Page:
Skip to main content

Solid Advice For Tech Start-ups

Guy Kawasaki in Sunnyvale, California at the P...
Guy Kawasaki in Sunnyvale, California at the Plug & Play Center signing his book Reality Check (Photo credit: Wikipedia)
Cover of "Reality Check: The Irreverent G...
Cover via Amazon
As part of my continuing education in the world of venture capital, I’m reading Guy Kawasaki’s various works.  His Art of the Start is still widely referenced as a must-read for anyone in a start-up, and in particular anyone considering raising venture capital.  I’ve previously reviewed it here.  There is clearly some overlap in the content between Reality Check and Art of the Start..  Reality Check is larger and more fulsome, covering more aspects of starting and growing a business, while continuing to develop and update the topic of meeting, “beguiling” and working with venture capitalists and associated professionals.   Some of the content was previously included in his blog.  If you were a loyal follower of his blog, you might have already seen some of this material.
Kawasaki writes with a great sense of humor, much of which is self-deprecating.   Like his previous book, he frequently uses humor with light touches of sarcasm (“the Top 16 Lies Lawyers Tell”) to make his points.
Each chapter is much like a blog post:  it is likely to be a brief, a quick read, direct and to the point.   
Despite some overlap with his previous works, the new content makes this book clearly worth the price.  I would argue that the chapter on presentations alone is worth much more than the price of the book.  Like a stock that is valued less than the per share value of cash held by the company, this makes the rest of the book free –and there is plenty of valuable content in the rest.
His broad coverage of tech-space start-ups includes chapters on recruiting, interviewing, laying- off, firing, building positive PR (including how to suck-up to bloggers), and how and when to “partner”.  (if you are considering opening, say, a jewelry store or a dry cleaners, there probably isn’t too much here for you – it really is aimed at tech businesses).
There is also some content for the recent grad about getting a job, and a little philosophy of life for all  us.
Since Mr. Kawasaki is a sought-after speaker, his point-of-view on public speaking, PowerPoint and story- telling has more credibility than most.  In addition to his informed view, he also strives to be a good guy, and encourages the readers to be good guys too.   He believes that nice guys do win.
Highly recommended if you are considering starting a tech business.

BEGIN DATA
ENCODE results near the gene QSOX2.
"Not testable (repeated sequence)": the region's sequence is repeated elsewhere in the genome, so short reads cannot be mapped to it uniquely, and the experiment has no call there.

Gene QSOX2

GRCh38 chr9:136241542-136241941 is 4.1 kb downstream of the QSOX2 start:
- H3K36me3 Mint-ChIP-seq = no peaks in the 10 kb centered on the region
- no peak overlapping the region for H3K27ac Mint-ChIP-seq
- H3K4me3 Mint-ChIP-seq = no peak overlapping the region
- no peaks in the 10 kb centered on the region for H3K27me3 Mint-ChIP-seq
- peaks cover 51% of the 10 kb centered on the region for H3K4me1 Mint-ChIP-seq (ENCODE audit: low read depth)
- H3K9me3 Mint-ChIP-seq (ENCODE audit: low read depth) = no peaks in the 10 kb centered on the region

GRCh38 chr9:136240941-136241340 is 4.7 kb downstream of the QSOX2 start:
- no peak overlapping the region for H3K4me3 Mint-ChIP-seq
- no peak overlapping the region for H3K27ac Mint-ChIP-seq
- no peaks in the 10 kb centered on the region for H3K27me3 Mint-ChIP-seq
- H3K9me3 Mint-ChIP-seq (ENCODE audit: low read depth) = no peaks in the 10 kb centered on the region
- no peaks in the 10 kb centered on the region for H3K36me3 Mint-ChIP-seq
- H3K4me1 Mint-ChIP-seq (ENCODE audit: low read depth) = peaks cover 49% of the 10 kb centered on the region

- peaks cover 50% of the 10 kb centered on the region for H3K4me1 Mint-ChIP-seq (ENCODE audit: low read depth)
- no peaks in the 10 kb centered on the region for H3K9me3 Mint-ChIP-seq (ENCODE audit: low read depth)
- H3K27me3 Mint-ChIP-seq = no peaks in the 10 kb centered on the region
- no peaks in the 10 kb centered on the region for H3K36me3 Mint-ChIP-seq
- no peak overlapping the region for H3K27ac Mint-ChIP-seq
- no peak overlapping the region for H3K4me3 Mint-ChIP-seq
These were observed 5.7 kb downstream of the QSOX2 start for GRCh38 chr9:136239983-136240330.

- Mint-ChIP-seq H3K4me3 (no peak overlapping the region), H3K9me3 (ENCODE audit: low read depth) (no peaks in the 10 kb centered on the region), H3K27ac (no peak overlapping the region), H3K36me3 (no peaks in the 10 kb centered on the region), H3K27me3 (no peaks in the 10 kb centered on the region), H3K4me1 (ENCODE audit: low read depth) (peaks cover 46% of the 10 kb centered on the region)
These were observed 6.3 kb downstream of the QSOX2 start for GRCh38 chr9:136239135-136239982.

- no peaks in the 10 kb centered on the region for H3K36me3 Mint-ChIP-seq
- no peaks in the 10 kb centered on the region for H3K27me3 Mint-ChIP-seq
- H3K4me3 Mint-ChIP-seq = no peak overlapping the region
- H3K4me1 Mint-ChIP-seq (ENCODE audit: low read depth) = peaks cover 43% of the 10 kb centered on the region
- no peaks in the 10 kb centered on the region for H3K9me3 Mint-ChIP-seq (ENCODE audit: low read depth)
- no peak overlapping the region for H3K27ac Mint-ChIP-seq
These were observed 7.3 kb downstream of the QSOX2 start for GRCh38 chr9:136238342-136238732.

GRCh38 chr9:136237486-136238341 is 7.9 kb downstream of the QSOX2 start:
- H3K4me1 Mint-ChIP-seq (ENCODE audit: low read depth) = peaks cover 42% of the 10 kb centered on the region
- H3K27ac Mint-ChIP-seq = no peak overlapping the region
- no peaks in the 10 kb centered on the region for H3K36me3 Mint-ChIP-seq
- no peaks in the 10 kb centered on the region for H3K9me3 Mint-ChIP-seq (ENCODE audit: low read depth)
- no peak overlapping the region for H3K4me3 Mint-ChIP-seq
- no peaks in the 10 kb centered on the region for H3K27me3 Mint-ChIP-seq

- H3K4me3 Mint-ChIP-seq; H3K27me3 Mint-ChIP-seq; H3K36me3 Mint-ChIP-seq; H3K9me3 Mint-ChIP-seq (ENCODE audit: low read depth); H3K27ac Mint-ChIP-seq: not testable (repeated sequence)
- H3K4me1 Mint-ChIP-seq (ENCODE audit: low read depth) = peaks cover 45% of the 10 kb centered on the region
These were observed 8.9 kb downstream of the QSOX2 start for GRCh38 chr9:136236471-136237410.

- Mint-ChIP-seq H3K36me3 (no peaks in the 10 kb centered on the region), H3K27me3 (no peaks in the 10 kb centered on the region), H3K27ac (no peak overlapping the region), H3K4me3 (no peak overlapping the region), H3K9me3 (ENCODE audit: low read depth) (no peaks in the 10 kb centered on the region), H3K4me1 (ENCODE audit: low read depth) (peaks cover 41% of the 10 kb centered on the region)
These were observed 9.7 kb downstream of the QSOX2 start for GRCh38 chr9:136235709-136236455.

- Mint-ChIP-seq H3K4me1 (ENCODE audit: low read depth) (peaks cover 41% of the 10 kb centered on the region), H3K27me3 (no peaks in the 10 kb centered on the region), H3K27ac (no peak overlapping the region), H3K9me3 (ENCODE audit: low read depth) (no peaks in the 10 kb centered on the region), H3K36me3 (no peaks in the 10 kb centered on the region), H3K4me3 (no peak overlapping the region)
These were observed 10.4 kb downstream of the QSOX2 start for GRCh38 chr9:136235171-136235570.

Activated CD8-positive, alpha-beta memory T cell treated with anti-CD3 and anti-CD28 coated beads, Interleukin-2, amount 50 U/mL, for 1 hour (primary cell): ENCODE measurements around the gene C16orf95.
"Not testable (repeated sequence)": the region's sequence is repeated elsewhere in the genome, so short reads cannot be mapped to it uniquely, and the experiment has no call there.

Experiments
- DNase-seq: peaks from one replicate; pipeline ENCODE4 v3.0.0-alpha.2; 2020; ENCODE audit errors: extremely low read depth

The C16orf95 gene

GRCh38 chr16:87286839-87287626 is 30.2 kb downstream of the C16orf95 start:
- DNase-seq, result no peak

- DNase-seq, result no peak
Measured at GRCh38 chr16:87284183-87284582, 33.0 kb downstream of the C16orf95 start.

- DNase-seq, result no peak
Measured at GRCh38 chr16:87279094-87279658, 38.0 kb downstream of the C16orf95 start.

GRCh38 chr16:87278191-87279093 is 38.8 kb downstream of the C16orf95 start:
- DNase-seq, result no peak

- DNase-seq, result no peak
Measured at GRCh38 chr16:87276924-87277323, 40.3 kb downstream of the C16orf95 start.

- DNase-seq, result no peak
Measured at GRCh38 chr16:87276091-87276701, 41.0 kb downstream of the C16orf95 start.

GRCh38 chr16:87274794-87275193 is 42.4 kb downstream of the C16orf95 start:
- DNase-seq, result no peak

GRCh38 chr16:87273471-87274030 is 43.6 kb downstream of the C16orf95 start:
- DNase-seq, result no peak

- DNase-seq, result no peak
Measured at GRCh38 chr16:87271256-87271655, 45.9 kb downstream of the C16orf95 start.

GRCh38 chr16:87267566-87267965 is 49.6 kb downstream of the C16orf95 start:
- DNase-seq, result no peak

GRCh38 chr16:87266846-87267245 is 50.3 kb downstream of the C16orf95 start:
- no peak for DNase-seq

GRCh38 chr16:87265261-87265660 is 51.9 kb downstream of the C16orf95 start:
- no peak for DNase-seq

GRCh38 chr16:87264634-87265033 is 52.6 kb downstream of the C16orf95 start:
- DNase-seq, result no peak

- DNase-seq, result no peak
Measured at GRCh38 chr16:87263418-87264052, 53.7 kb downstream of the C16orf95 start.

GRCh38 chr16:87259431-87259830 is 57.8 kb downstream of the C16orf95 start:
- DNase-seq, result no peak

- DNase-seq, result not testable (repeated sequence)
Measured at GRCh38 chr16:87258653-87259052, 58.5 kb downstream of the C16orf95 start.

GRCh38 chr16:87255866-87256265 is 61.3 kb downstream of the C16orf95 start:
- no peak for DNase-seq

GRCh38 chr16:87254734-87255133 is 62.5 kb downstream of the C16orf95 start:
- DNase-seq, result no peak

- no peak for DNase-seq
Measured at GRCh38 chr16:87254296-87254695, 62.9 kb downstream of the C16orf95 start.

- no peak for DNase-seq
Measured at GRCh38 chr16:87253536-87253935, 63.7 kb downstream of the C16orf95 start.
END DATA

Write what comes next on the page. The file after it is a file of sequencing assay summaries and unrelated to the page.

Enhanced by Zemanta

Comments

Popular posts from this blog

Book Review: What Matters Now by Gary Hamel

Interview of Eric Schmidt by Gary Hamel at the MLab dinner tonight. Google's Marissa Mayer and Hal Varian also joined the open dialog about Google's culture and management style, from chaos to arrogance. The video just went up on YouTube. It's quite entertaining. (Photo credit: Wikipedia)Cover of The Future of ManagementMy list of must-read business writers continues to expand.Gary Hamel, however, author of What Matters Now, with the very long subtitle of How to Win in a World of Relentless Change, Ferocious Competition, and Unstoppable Innovation, has been on the list for quite some time.Continuing his thesis on the need for a new approach to management introduced in his prior book The Future of Management, Hamel calls for a complete rethinking of how enterprises are run.

Fundamental to his recommendation is that the practice of management is ossified in a command and control system that is now generations old and needs to be replaced with something that reflects an educat…

Add This Great Work to Your History Bookshelf

Team of Rivals: The Political Genius of Abraham Lincoln (Photo credit: Wikipedia)
The more I study American history, the more I realize how little I really know. I just completed Doris Kearns Goodwin’s Team of Rivals in which she explores the inter-workings, personalities and politics of the Lincoln administration.Every American schoolboy or schoolgirl knows that Lincoln presided over the most difficult period in American history save the George Washington era.Most know that he struggled with a series of second rate generals until Grant emerged. And that he was tragically assassinated just as the War Between the States ended. But how many of us know that many of the cabinet members opposed Lincoln in the primary?That many of those thought he was unqualified for the office?That one of them – Salmon Chase – actually tried to build support to oppose Lincoln in the 1864 election?Or that Lincoln’s opponent in 1864 was former General McClelland, who so famously failed to take advantage of his…

Is Too Little Sleep As Bad For Your Brain as Crack?

Sleep is essential to brain health. Dr. Nora Volkow just gave a speech titled Probing the Sleep-Deprived Human Brain. Dr. Volkow is the Director of the National Institute on Drug Abuse-part of the National Institute for Health She gave that speech at Radcliffe College which was reported in the Harvard Gazette.Dr. Volkow is an expert on the effects of addictive drugs on the brain, particularly the effects that cocaine has on the brain. She has found that cocaine disrupts dopamine transmission. Dopamine is a neurotransmitter that plays an essential role in brain function. In part, it is released by neurons to signal other neurons.Specifically, she found that that using cocaine resulted in brain cells releasing dopamine but being unable to receive it. She has found that lack of sleep can have the same effect on dopamine transmission. Here is a quote from her: “Yet lack of sleep itself produces some of the same effects that drugs do: It disrupts memory, inhibits alertness and can contrib…